Following the health emergency, words such as proximity, body, contact entered the taboo sphere; language itself became the vector of the virus, designating a new proxemic and a general state of suspension. So we thought of reconfiguring the start of the project with a cycle of “desktop performances” designed specifically for the exscenario. This space was inaugurated by the premiere of ANTIPODES, a work composed by Frédéric Acquaviva, sound artist and composer of experimental music, who has been exploring the relationship between voice and language since 1990. With ANTIPODES Acquaviva mediates the research of the artist and poet Joël Hubaut, who since the early seventies places the notions of viruses, epidemics and contamination at the center of a reflection on art and society, developing a rhizomatic process of signs and “Epidemic writings”. ANTIPODES is a sort of sound paraphrase that refers to the narrative partition (Inferno – Purgatorio – Paradiso) of the Divine Comedy and which at this historical moment assumes a premonitory meaning. It acts as a function of a schizophrenic diegesis that we find in the words that compose it and that bring us back to a fragmented reading of the data, alternating screenshots of Google searches for images with long visual pauses composed of three symbolic colors that identify the different stages of the narration. The next collaboration will be with Claire Fontaine, a feminist artistic collective founded in Paris in 2004. With them we will focus on some issues related to the concept of “transmission” going to investigate the current value of the shared experience.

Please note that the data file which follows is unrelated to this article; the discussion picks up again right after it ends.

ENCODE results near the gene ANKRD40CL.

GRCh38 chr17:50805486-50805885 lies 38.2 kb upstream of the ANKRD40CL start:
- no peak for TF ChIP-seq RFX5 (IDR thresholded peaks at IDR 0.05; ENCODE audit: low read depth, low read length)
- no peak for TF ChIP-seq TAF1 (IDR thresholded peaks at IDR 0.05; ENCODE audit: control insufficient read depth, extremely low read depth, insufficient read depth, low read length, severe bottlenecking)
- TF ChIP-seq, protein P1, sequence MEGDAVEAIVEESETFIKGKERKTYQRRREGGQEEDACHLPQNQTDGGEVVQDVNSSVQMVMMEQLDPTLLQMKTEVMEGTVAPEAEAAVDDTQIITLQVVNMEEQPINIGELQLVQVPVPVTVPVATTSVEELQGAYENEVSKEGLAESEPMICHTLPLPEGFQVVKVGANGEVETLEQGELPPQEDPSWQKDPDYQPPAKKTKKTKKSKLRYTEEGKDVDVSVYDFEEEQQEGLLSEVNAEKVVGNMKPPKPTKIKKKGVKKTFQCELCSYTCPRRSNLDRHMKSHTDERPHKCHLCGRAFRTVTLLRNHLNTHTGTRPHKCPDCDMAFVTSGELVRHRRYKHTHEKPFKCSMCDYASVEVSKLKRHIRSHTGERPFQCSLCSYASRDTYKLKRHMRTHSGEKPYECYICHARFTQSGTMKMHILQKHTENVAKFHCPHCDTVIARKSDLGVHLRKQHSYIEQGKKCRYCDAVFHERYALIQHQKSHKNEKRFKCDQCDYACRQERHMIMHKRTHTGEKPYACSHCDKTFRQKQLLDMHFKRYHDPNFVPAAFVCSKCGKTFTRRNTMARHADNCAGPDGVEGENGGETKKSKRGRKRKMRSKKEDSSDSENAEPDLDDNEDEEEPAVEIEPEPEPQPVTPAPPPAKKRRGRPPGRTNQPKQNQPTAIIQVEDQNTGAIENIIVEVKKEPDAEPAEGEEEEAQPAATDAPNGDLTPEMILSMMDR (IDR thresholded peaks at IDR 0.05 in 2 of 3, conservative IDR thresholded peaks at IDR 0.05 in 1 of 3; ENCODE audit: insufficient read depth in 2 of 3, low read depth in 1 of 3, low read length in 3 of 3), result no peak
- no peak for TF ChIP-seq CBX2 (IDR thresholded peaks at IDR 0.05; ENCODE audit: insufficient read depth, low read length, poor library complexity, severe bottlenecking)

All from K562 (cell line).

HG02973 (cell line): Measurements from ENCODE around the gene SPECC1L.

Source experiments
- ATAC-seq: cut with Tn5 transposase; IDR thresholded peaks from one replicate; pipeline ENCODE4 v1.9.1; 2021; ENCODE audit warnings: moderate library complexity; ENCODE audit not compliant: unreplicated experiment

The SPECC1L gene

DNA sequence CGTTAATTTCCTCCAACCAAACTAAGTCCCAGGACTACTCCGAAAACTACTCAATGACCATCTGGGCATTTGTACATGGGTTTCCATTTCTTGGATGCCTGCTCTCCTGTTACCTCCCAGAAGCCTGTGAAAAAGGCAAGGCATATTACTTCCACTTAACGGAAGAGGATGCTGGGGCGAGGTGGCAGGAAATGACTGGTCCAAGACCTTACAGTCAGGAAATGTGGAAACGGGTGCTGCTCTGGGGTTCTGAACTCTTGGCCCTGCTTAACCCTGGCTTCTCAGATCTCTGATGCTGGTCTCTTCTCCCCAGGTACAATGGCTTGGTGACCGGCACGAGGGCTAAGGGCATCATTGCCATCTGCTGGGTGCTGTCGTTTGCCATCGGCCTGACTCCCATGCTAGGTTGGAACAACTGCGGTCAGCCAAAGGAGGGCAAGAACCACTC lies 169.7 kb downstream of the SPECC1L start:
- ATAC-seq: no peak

Regarding the current situation, I was struck by your words about the sudden interruption of activities. One sentence in particular: “The results of the suspension are never taken for granted, therefore they are subject to bankruptcy”. So I ask you: what do you expect from the future and what consequences will this complicated historical moment have for you?